Kinetics of Dissolution of Monument Building Materials

  • Dimitra G. Kanellopoulou
  • Petros G. KoutsoukosEmail author


Built heritage consists to a large part of calcitic minerals (marble, limestone) which are prone to dissolution over a wide pH range. Indeed, chemical is solution is among the most significant factors contributing to the deterioration and damage of the built cultural heritage. Carbon dioxide dissolved in atmospheric water contributes to the development of acid conditions on the surface of the calcitic materials which accelerate dissolution of calcite crystals. These effects are enhanced in the case of polluted atmosphere which contributes to more aggressive environment for the dissolution process. The measurement of parameters that determine the kinetics of dissolution is very important for the understanding of dissolution mechanism and hence the design of efficient strategy for the prevention of it. As a result, precise and reproducible methods are necessary for drawing reliable mechanistic information. In the present work, the dissolution kinetics were investigated at conditions of constant driving force for the dissolution process. The methodology used to measure the rates of dissolution of calcitic marbles (>98% calcite) and sandstone was both accurate and highly reproducible. The rates of crystal dissolution measured were correlated with the corresponding solution undersaturation. The dissolution kinetics measurements showed that calcitic limestone at pH 8.25 had a lower dissolution rate constant in comparison with the respective value for Pentelic marble, a calcitic material (ca. 98% calcite). The mechanism was the same, i.e., surface diffusion controlled at alkaline pH values. The prevention of dissolution strategy therefore shall depend either on the alteration of fluid dynamics at the acid pH values or on the modification of the surfaces at the alkaline domain. The latter can be achieved by the addition of substances with functional groups, which may interact with the surface of the calcite crystals. Several inorganic ions (fluoride and sulfate) and one organic environmentally friendly compound, polycarboxymethyl inulin (CMI) (MW 15000), have been tested, and their effect on the rates of dissolution was discussed.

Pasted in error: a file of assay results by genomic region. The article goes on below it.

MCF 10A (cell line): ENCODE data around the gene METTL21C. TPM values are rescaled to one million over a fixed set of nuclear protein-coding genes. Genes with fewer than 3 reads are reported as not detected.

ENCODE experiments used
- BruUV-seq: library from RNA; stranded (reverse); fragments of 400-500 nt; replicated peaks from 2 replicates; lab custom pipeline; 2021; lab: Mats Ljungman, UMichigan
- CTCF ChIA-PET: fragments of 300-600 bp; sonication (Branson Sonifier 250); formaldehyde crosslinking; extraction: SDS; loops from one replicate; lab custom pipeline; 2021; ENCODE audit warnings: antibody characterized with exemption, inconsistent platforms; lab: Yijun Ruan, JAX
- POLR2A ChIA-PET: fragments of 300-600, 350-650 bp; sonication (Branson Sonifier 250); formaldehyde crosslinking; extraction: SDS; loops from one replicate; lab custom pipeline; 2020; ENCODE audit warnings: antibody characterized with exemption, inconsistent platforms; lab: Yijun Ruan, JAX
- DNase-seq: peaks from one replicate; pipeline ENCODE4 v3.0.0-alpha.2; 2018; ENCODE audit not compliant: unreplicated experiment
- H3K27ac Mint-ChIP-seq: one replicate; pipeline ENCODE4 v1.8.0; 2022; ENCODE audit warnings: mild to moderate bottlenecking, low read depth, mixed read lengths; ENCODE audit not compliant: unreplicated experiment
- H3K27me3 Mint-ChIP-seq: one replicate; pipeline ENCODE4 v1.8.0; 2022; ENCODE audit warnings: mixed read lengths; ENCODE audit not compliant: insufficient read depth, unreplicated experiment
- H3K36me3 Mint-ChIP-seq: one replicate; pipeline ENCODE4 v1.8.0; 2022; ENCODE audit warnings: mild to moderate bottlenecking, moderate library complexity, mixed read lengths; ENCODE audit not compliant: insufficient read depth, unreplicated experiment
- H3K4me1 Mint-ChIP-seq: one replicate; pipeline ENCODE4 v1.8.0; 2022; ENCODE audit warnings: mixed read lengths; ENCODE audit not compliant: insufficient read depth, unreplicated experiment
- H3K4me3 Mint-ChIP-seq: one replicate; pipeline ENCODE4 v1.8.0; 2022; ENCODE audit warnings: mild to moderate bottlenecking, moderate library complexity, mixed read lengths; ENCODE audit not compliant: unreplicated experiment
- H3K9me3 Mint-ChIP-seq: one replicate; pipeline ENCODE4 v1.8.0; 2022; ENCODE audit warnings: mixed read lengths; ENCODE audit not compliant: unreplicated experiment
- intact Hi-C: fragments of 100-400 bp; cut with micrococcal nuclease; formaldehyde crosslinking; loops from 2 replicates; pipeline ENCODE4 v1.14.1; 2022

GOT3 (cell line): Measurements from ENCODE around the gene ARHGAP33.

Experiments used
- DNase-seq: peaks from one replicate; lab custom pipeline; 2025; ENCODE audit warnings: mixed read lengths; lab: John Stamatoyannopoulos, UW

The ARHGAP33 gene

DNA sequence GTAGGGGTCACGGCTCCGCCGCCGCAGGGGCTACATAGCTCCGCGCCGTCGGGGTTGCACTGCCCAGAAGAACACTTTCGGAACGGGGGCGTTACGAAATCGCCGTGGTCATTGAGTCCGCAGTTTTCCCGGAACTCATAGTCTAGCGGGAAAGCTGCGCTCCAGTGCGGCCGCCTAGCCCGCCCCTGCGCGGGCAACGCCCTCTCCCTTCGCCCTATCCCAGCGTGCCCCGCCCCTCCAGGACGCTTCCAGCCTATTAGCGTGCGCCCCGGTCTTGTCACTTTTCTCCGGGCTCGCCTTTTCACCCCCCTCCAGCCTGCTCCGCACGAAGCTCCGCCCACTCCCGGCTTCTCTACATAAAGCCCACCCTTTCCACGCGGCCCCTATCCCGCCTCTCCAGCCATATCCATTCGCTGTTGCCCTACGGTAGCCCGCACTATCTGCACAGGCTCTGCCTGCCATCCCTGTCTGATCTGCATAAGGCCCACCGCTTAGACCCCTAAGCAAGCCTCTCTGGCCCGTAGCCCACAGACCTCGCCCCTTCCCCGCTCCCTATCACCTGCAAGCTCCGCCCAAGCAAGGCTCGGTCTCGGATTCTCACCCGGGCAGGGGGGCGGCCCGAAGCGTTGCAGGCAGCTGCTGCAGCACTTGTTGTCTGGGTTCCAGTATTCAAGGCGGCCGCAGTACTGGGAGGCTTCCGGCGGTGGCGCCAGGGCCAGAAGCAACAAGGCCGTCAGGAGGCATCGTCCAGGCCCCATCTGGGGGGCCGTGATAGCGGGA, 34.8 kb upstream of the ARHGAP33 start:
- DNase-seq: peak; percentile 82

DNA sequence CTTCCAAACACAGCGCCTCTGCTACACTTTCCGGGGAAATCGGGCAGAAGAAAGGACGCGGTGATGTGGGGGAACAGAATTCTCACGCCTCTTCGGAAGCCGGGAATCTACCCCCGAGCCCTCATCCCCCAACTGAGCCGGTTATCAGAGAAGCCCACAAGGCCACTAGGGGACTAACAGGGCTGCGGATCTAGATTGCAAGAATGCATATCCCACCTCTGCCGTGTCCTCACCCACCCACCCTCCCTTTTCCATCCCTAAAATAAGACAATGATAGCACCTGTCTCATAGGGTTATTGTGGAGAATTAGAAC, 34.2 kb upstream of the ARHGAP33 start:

Dissolution kinetics Constant undersaturation Calcitic marble Sandstone Inhibitors 



The authors wish to acknowledge support of the work from KRHPIS program – POLITEIA.


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Copyright information

© Springer International Publishing AG, part of Springer Nature 2018

Authors and Affiliations

  • Dimitra G. Kanellopoulou
    • 1
    • 2
  • Petros G. Koutsoukos
    • 1
    Email author
  1. 1.Department of Chemical EngineeringUniversity of Patras and FORTH-ICEHTPatraGreece
  2. 2.Department of Environment TechnologistsT.E.I of Ionian Islands, School of Technological Applications, PanagoulaZakynthosGreece

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